House Passes Internet Gaming Bill

by Lou on July 12, 2006

The U.S. House passed H.R. 4411 in a 317 to 93 vote. The bill, sponsored by Jim Leach, R-IA, prohibits banks and credit card companies from processing payments for online gambling bets and includes portions of Bob Goodlatte’s HR 4777, R-VA. The Goodlatte provisions will mandate force Internet Service Providers to block access or disable hyperlinks to Web sites that offer online gaming.

The legislation has a cutout that exempts wagering on horseracing over the internet, as well as betting on online lotteries, and some fantasy sports. Although poker is clearly a game of skill — not just a random gamble — it is prohibited under this bill.

Leach’s bill also plays into an international tgrade dispute between the U.S. and Antigua that has been going on for a few years now. “I’m very surprised and quite disappointed that the U.S. Congress would be pushing full force ahead,” said Antigua Finance Minister Errol Cort.

The dispute that’s flared up between the U.S. and the small Caribbean nation centers around the United State’s unwillingness to drop prohibitions on Americans placing bets in online casinos. Antigua is waiting for a World Trade Organization tribunal to see if the U.S. has complied with the trade group’s ruling.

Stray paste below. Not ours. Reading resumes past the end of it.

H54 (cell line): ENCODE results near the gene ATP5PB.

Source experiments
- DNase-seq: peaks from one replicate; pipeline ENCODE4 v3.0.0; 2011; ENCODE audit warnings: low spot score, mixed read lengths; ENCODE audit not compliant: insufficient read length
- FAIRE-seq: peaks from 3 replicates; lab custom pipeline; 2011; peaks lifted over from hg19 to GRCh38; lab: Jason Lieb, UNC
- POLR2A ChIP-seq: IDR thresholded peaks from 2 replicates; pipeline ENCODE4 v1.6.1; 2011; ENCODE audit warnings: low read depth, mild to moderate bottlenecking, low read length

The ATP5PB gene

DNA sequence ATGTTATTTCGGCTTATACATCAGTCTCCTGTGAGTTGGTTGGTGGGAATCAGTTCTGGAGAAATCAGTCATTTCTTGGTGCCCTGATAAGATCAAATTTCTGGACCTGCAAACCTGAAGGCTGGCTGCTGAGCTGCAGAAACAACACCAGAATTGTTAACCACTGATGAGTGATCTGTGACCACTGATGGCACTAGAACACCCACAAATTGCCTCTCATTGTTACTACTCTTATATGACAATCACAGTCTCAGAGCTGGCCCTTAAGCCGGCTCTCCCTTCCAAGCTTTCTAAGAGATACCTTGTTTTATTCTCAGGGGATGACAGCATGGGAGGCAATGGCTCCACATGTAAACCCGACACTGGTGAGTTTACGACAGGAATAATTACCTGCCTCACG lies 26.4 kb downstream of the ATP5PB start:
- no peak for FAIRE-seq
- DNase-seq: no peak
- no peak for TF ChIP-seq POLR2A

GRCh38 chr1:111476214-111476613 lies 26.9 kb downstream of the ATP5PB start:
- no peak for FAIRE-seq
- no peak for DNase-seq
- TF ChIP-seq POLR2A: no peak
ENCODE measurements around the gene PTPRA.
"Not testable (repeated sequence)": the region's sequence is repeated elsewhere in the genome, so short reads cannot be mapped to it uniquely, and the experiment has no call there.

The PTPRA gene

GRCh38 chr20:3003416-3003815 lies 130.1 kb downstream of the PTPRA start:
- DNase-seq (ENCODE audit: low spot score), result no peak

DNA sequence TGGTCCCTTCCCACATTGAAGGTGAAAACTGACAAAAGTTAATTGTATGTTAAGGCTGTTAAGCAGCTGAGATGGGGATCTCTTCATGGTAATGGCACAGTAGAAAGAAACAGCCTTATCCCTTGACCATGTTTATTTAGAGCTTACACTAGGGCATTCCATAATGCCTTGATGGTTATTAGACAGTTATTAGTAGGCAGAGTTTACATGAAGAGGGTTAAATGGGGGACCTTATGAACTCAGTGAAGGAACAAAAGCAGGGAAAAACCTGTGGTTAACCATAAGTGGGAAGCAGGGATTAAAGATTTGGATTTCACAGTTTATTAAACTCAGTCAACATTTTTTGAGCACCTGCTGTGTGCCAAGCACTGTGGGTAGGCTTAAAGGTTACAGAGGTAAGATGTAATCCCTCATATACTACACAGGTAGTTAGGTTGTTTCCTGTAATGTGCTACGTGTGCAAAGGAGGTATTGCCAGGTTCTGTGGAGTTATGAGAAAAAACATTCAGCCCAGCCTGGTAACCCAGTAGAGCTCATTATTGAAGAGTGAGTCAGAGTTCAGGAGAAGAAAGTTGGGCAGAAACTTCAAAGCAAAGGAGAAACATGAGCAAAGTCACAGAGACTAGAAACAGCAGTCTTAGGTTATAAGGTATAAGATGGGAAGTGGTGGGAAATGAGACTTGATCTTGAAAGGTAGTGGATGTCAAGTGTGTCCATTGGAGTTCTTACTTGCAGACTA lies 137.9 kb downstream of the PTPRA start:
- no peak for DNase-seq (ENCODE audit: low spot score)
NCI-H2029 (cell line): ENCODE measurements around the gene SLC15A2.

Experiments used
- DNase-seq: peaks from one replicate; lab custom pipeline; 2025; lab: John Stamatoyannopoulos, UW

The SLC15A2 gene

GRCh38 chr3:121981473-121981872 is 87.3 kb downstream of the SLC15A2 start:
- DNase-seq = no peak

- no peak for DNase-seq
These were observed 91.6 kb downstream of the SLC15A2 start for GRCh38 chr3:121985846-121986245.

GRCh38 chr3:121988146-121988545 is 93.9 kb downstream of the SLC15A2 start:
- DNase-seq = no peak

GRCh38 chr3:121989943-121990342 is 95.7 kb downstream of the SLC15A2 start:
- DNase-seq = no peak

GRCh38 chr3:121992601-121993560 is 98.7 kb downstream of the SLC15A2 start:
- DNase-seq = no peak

The United States contends that Internet gambling should be prohibited because it violates some U.S. state laws. Antigua contends that if some forms of Internet gambling, such as horseracing, are kosher, all forms of online gaming ought to be OK.

This bill is not law yet. It still has to clear the Senate, which might not happen. If the bill becomes law the enforcement cycle will begin, and along with it, the cat and mouse games. While it will prove difficult for the US to make the provisions of this bill a reality, the United States will permanently lose all chance of regaining the economic advantage that the Brits have by virtue of their decision to legalize, regulate, and tax this industry.

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